In the winter of 1979, I was a second year Mechanical Engineering student at Virginia Tech. On one of many frosty February mornings, I trudged across the frozen Drill Field for my 8:00 am ‘Introduction to Control Systems’ class. I arrived early and took a seat in the shadows, half way back on the far-right side of a lecture hall that could seat at least 300.
As I settled into my seat, I thought to myself … “I’m done. This is just too hard.” I had been a middle-B student in high school. But now I was competing against some of the smartest young people in Virginia, if not the whole country. At the same time, I had to work nights at an restaurant in town to pay for whatever part of my tuition that I couldn’t borrow. Slumped in that chair, I remember saying to myself, “Who have I been kidding?”
So right there, I made the decision to drop out of college. Then, I started to search for the words that I would say to my parents when I called them to tell them that their dreams for me, and my dreams for myself, were over, and that I was coming home.
While I had been sitting there wallowing in self-pity, I hadn’t even noticed that the rest of the class had filed in and taken their seats, and that the class had started. In fact, it wasn’t until I heard Dr. Robertshaw raise his voice that I even looked up. It appeared that Dr. Robertshaw had been asking the class questions from a quiz that he had given during the previous class. Apparently, he hadn’t been thrilled with the results. Now, as he was asking question after question, and he was getting no response, I thought to myself, “Why aren’t they answering? These are the smartest of the smart! I’d bet that they’re all members of Tau Beta Pi, the national engineering honor society!” But on this morning, they offered only silence.
Finally, Dr. Robertshaw was pacing down the aisle about 5 rows away from me when he asked another question. And at that point, I did the absolutely unthinkable. I slowly raised my hand. I don’t know how he even saw me in the shadows out of the corner of his eye. But he turned and called on me, … and I gave him the answer he was looking for.
As the class moved on, I sat back in my chair and thought to myself, “What just happened?”. I had believed that all these other students were so much smarter than me. Could it be that I had actually stuck with college long enough to find some subject matter that I was good at? And might it be that engineering organizations don’t only need the smartest of the smart, but they also need people who have broad experience, initiative, and unending determination to get the job done.
And that is when it hit me. When I play soccer, I am exactly those things.
I never had the best ball skills, but I always compensated for this by maintaining my focus on the run of play, so I could disrupt the opponent before the plays developed. And I would play with such relentlessness that opponents would frequently just pass the ball square, instead of sending it upfield to challenge me. In that way, the superior ball skills of the players I was marking would never come into play.
So, what if I was to take these characteristics that I had learned about myself in playing sports, and apply them to how I tackle academics?
That is exactly what I did. And my parents never got that call.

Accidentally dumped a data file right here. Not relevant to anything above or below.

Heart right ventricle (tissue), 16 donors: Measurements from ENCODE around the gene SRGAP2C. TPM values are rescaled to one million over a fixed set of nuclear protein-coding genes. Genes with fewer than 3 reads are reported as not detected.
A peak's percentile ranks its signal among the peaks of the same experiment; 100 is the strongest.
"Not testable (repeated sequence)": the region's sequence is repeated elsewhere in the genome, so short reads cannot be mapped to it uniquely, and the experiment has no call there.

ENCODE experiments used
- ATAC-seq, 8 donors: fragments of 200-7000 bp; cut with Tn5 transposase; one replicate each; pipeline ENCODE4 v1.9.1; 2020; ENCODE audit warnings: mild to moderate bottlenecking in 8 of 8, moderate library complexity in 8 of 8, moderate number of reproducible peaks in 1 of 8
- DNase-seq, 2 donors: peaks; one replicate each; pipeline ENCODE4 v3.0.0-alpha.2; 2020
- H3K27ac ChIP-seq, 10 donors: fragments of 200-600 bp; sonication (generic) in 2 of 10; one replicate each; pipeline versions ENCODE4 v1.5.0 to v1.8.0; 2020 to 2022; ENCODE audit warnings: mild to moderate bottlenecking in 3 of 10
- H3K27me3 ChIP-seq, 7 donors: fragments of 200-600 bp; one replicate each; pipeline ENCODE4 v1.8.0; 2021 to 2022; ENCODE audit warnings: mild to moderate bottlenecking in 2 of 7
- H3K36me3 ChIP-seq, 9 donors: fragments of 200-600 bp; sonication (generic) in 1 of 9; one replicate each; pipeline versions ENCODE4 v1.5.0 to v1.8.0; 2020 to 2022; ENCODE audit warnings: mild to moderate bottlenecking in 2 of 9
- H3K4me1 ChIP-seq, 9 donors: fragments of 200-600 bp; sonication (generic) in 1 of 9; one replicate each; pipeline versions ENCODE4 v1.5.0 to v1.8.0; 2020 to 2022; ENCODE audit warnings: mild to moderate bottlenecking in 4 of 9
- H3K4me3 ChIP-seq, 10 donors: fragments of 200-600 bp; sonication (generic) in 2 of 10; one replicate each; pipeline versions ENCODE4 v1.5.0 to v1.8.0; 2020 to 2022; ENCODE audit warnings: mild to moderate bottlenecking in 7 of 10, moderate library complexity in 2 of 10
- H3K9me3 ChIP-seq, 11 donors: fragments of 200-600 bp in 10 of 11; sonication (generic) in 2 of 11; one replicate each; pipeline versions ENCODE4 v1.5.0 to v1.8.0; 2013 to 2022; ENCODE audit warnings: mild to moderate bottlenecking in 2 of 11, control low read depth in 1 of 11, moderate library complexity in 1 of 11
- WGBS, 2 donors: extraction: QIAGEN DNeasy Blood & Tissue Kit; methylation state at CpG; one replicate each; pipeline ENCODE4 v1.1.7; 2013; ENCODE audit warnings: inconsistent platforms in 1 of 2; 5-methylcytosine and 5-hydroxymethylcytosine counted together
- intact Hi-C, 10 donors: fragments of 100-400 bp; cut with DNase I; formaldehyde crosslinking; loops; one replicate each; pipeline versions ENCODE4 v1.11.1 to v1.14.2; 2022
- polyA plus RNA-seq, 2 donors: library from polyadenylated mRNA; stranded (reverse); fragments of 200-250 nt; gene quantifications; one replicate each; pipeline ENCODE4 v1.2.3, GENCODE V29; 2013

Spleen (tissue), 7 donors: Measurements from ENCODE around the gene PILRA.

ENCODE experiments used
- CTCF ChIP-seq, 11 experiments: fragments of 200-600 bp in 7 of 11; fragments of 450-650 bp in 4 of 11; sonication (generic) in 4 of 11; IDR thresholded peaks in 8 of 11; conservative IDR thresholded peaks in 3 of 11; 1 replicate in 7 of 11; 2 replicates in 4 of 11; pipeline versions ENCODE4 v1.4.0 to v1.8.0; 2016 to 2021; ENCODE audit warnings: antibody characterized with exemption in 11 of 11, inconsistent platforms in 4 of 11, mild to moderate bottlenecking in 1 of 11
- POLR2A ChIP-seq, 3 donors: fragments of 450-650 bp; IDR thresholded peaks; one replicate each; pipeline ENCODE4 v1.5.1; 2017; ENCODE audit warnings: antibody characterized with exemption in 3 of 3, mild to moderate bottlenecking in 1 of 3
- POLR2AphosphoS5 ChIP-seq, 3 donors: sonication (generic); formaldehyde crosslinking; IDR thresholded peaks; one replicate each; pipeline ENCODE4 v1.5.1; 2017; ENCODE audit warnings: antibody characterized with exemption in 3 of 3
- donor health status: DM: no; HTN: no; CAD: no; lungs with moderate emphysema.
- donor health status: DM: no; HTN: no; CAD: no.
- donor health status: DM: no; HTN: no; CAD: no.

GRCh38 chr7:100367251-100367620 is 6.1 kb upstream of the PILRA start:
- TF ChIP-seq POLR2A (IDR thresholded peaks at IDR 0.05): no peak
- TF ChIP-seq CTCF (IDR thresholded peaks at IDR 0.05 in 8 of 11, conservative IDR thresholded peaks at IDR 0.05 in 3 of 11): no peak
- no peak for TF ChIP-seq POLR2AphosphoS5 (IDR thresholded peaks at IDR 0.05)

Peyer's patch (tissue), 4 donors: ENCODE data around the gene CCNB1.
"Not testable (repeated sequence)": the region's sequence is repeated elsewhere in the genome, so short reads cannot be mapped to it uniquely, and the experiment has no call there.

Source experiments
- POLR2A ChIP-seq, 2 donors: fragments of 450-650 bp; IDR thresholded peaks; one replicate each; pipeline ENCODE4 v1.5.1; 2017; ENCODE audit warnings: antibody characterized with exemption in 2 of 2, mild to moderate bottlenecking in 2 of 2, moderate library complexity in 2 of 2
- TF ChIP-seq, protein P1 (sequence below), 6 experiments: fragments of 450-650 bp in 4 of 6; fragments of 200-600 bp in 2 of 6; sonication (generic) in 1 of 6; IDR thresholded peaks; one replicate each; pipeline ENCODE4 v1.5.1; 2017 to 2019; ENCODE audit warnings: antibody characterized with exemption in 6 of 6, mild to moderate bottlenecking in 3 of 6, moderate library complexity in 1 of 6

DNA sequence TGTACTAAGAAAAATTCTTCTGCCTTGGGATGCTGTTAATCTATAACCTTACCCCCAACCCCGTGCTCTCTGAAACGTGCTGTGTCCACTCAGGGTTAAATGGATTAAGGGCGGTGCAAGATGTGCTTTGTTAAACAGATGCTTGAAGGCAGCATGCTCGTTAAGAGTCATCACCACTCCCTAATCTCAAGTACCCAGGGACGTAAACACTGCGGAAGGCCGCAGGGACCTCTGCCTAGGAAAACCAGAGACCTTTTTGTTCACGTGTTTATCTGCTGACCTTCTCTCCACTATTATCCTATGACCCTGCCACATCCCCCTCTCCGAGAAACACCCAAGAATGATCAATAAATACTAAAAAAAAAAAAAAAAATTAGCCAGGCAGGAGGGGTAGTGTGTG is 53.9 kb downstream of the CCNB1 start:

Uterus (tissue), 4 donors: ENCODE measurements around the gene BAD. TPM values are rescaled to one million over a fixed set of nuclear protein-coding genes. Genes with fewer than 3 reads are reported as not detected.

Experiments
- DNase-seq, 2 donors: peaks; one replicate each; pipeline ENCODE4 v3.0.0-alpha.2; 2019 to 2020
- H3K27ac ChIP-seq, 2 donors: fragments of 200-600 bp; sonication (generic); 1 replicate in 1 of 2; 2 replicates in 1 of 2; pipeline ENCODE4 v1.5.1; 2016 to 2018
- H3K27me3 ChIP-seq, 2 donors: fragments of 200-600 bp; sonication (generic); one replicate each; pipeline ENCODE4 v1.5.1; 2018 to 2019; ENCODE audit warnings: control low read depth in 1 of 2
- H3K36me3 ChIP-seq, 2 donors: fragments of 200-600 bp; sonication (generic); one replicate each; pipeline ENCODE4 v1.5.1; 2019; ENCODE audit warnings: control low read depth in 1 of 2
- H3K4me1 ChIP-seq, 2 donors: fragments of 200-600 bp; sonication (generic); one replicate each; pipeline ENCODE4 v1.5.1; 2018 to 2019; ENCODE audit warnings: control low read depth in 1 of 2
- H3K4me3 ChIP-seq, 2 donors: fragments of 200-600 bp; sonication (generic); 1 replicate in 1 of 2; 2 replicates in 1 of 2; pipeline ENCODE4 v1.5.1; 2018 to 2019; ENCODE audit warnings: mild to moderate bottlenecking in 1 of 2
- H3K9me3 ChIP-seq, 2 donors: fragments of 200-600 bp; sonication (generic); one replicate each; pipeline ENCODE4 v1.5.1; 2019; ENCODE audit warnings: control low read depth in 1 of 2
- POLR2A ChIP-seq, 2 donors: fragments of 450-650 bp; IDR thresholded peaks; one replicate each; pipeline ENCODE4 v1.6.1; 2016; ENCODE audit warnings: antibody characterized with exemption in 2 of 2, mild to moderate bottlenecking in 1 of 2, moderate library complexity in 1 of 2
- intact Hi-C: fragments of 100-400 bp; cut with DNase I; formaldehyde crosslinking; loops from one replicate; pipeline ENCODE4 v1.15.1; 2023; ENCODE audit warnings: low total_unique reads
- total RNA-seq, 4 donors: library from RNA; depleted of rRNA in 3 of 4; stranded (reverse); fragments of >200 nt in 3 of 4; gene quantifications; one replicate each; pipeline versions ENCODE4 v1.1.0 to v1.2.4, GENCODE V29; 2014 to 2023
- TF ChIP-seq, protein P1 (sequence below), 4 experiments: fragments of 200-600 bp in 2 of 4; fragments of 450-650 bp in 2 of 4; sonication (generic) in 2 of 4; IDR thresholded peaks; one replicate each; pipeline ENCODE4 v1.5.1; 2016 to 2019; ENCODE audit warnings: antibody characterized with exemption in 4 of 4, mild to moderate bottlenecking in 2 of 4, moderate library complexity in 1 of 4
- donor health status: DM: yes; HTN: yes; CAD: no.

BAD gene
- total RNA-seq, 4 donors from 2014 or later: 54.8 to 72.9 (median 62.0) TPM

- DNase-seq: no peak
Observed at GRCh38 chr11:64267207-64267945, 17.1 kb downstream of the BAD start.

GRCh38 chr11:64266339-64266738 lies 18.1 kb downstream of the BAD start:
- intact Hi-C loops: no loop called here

I buckled down in my course work. I pursued control systems as an engineering specialty. But being at the interface between the logical and physical worlds, I knew I would have to have broad knowledge of many areas of engineering. So, in addition to my core courses and technical electives, I started auditing additional engineering courses to expose myself to material that I knew I wouldn’t be able to take for credit. During the summers, I worked first at two engineering firms as a draftsman, so that I would know how to document the systems that I would design. Then I worked for a summer and a winter at the U.S. Naval Research Laboratory (NRL), in Anacostia, Maryland, as a technician, so I would learn how to build real systems and how to make them work. At the same time, every summer I worked three shifts every weekend at a restaurant to make enough money to return to school.
Finally, after five years I received my Mechanical Engineering degree, to go with my hefty student loan. In my job search that Spring, I received three offers. The first was to make missiles at Lockheed Martin in Sunnyvale, California. The second was to make microelectronics at Texas Instruments in Dallas, Texas. And the third, and my lowest offer, was a contract job to design and build robots for the Acoustics Division at NRL. For the first two offers, I would be carefully mentored and groomed in the ways of engineering by corporate America. For the third, I would be given nothing. I would be the lone engineer building equipment for a group of PhD physicists. My success or failure would be totally up to me. I took the third.
The years I spent at NRL were foundational for my career. They gave me the opportunity conceive, design, and build equipment that was unique, and I got to work with master machinists and technicians who took joy in making sure that I learned from every single mistake. But I knew that to do the job well I would also need to learn from experts in the field of robotics. So, I started doing research at the technical library at NRL. And I began attending evening presentations that were organized by the Washington-Baltimore chapter of Robotics International, a part of the Society of Manufacturing Engineers (SME). It was at these meetings that I got to interact with some of the region’s most talented and successful people in the field of robotics. In order to force my consistent attendance at these events, I soon offered to fill the vacant role of Secretary for the chapter. I performed this role for two years, after which I was chosen to be the Chairman.